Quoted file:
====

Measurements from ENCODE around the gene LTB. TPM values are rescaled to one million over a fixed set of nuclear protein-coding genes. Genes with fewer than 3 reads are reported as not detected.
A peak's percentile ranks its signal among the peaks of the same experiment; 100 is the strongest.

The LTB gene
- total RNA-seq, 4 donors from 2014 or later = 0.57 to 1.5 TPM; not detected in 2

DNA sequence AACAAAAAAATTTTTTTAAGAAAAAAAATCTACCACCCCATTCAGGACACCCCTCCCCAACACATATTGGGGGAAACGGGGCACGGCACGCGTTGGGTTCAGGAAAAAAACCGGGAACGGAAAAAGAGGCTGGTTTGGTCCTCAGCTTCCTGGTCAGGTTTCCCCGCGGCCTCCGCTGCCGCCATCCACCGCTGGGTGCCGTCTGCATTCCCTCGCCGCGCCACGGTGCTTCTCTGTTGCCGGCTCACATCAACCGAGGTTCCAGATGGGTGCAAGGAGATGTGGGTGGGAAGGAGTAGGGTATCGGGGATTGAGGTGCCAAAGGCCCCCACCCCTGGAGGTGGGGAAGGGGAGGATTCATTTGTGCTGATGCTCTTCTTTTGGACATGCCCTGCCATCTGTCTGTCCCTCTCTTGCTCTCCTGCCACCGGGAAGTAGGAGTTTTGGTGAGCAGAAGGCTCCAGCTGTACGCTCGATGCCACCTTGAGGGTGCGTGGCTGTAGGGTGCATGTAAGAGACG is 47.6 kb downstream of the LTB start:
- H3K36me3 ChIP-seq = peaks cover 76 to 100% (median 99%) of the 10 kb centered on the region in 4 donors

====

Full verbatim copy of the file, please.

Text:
Measurements from ENCODE around the gene LTB. TPM values are rescaled to one million over a fixed set of nuclear protein-coding genes. Genes with fewer than 3 reads are reported as not detected.
A peak's percentile ranks its signal among the peaks of the same experiment; 100 is the strongest.

The LTB gene
- total RNA-seq, 4 donors from 2014 or later = 0.57 to 1.5 TPM; not detected in 2

DNA sequence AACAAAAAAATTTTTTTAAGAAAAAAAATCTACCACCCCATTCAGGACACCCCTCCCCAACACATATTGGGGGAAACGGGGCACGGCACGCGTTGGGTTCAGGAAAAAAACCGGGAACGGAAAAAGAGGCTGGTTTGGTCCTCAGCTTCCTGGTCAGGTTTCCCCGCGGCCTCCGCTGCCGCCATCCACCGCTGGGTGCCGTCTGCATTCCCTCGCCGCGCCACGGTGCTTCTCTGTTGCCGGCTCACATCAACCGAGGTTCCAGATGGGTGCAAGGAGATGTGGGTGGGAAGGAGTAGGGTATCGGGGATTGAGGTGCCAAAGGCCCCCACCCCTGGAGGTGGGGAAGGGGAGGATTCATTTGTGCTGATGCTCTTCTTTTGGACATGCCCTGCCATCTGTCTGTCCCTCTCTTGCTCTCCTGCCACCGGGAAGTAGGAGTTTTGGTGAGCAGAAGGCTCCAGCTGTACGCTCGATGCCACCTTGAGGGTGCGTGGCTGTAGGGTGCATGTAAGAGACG is 47.6 kb downstream of the LTB start:
- H3K36me3 ChIP-seq = peaks cover 76 to 100% (median 99%) of the 10 kb centered on the region in 4 donors